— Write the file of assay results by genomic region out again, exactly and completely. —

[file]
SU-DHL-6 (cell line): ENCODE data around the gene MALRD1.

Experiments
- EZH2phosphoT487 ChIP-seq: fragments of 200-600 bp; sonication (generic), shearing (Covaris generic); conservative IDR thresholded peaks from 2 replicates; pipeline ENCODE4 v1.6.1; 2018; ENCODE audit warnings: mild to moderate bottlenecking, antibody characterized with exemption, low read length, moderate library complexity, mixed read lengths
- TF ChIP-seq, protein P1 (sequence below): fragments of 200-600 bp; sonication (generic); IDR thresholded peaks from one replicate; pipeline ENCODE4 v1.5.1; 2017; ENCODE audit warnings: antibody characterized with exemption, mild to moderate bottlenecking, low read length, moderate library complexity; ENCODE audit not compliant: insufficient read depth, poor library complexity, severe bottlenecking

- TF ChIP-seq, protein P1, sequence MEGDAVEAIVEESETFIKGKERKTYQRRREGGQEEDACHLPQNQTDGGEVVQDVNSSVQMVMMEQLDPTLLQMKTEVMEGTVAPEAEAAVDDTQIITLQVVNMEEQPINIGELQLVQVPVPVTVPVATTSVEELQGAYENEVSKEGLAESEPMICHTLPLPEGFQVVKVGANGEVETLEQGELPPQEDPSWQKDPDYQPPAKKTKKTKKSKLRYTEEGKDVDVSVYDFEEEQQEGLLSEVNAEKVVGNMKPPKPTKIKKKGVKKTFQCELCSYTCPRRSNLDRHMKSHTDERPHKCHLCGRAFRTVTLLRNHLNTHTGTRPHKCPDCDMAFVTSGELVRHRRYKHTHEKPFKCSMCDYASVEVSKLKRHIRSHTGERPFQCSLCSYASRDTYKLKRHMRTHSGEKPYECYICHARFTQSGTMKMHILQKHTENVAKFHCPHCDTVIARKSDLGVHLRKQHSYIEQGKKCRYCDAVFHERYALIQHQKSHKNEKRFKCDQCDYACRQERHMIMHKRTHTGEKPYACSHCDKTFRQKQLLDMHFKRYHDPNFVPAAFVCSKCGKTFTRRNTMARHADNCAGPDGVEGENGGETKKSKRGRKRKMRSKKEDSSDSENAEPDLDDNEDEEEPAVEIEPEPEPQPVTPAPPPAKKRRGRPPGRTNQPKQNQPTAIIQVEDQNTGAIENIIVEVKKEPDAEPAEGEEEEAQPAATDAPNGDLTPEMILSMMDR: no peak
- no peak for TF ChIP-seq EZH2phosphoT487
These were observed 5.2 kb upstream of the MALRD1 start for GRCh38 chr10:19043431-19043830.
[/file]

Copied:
SU-DHL-6 (cell line): ENCODE data around the gene MALRD1.

Experiments
- EZH2phosphoT487 ChIP-seq: fragments of 200-600 bp; sonication (generic), shearing (Covaris generic); conservative IDR thresholded peaks from 2 replicates; pipeline ENCODE4 v1.6.1; 2018; ENCODE audit warnings: mild to moderate bottlenecking, antibody characterized with exemption, low read length, moderate library complexity, mixed read lengths
- TF ChIP-seq, protein P1 (sequence below): fragments of 200-600 bp; sonication (generic); IDR thresholded peaks from one replicate; pipeline ENCODE4 v1.5.1; 2017; ENCODE audit warnings: antibody characterized with exemption, mild to moderate bottlenecking, low read length, moderate library complexity; ENCODE audit not compliant: insufficient read depth, poor library complexity, severe bottlenecking

- TF ChIP-seq, protein P1, sequence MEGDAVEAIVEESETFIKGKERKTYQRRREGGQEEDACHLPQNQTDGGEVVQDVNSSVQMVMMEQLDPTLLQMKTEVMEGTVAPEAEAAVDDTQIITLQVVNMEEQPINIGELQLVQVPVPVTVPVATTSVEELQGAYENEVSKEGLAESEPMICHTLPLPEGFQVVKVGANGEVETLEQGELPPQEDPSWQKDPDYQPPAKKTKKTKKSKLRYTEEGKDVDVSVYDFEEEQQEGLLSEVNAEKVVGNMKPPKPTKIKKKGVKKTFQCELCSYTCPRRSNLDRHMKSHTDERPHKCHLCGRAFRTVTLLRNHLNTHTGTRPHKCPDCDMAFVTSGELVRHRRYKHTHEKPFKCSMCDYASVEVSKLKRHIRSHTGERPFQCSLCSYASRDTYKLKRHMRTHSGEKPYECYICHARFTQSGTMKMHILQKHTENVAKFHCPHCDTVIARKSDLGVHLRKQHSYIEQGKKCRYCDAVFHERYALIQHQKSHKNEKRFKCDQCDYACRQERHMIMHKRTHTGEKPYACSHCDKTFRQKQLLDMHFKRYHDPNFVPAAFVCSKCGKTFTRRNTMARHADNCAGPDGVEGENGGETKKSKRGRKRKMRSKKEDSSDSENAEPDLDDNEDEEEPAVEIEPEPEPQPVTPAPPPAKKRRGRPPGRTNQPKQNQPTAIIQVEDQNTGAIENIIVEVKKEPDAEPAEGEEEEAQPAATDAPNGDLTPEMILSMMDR: no peak
- no peak for TF ChIP-seq EZH2phosphoT487
These were observed 5.2 kb upstream of the MALRD1 start for GRCh38 chr10:19043431-19043830.